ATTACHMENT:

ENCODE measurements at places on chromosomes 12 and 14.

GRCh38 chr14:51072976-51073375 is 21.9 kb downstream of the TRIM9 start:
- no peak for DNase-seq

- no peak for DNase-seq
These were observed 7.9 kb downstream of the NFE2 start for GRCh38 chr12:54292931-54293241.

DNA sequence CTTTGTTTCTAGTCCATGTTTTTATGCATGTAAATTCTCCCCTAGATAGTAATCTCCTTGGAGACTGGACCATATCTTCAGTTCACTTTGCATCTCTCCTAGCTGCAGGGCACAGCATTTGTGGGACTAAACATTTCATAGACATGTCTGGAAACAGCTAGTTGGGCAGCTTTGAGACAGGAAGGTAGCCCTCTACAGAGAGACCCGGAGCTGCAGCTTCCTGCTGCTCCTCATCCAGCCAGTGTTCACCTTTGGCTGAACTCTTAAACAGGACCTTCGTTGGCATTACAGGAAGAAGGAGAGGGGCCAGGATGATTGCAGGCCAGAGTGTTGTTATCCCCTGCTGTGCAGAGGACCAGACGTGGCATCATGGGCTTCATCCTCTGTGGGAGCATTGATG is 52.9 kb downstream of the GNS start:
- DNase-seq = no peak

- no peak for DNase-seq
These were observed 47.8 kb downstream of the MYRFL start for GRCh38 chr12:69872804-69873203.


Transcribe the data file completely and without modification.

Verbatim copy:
ENCODE measurements at places on chromosomes 12 and 14.

GRCh38 chr14:51072976-51073375 is 21.9 kb downstream of the TRIM9 start:
- no peak for DNase-seq

- no peak for DNase-seq
These were observed 7.9 kb downstream of the NFE2 start for GRCh38 chr12:54292931-54293241.

DNA sequence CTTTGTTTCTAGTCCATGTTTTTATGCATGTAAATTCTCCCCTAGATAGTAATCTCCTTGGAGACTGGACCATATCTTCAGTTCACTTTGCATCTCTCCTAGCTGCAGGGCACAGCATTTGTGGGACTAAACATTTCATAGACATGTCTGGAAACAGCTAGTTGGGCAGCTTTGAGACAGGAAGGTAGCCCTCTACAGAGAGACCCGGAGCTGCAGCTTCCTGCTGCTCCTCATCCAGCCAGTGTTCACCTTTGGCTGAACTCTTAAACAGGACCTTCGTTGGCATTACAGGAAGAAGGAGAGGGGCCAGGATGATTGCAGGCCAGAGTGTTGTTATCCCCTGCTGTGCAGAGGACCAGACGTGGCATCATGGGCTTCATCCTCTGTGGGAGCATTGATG is 52.9 kb downstream of the GNS start:
- DNase-seq = no peak

- no peak for DNase-seq
These were observed 47.8 kb downstream of the MYRFL start for GRCh38 chr12:69872804-69873203.